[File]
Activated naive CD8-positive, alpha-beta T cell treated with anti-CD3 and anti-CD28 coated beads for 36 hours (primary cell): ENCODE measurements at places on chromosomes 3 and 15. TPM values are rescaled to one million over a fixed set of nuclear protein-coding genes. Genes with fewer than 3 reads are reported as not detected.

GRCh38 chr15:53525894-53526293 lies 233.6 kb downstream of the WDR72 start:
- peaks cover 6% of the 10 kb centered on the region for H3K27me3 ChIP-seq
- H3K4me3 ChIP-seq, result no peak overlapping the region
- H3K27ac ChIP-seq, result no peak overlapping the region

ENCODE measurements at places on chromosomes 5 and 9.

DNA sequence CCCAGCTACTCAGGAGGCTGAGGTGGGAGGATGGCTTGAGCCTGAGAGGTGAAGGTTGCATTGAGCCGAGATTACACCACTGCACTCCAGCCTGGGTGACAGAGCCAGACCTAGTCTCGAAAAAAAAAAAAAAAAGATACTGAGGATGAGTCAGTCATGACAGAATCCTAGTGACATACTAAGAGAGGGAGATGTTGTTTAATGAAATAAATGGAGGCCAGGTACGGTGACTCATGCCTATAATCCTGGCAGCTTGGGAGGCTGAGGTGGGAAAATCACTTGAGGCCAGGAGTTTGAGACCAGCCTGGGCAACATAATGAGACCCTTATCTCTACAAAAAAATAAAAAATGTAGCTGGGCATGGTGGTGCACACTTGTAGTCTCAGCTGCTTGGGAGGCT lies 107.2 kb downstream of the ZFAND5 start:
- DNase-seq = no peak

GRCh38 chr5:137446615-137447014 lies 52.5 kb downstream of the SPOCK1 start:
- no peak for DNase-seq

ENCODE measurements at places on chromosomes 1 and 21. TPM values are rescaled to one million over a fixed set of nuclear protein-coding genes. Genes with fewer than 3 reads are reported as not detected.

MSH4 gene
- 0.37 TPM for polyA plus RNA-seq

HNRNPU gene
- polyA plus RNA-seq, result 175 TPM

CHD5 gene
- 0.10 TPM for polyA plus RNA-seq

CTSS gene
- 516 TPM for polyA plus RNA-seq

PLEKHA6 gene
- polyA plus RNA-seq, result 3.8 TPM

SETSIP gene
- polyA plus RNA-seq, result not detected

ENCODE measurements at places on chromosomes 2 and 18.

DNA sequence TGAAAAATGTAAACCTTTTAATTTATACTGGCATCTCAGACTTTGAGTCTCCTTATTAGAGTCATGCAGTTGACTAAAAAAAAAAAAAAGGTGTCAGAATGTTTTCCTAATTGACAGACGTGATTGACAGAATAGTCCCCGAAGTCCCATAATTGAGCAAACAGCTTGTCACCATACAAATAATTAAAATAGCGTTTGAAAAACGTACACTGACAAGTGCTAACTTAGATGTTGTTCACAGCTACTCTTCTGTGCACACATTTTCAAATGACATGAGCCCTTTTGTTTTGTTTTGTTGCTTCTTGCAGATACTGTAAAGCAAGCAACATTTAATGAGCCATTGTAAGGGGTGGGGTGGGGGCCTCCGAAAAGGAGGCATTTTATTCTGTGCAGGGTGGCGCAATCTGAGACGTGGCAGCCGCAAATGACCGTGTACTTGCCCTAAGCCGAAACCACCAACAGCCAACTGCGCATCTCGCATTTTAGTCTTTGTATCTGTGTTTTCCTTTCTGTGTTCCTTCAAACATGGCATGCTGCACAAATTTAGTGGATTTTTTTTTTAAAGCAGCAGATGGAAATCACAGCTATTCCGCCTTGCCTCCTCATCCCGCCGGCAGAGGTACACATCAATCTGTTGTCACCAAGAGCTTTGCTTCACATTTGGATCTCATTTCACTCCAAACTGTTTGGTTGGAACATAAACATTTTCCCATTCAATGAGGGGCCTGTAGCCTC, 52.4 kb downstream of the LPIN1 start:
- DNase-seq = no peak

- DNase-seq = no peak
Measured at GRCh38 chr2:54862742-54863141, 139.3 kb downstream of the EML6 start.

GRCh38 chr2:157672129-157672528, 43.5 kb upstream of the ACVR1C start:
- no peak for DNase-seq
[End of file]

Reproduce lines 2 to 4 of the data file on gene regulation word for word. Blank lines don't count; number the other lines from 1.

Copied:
GRCh38 chr15:53525894-53526293 lies 233.6 kb downstream of the WDR72 start:
- peaks cover 6% of the 10 kb centered on the region for H3K27me3 ChIP-seq
- H3K4me3 ChIP-seq, result no peak overlapping the region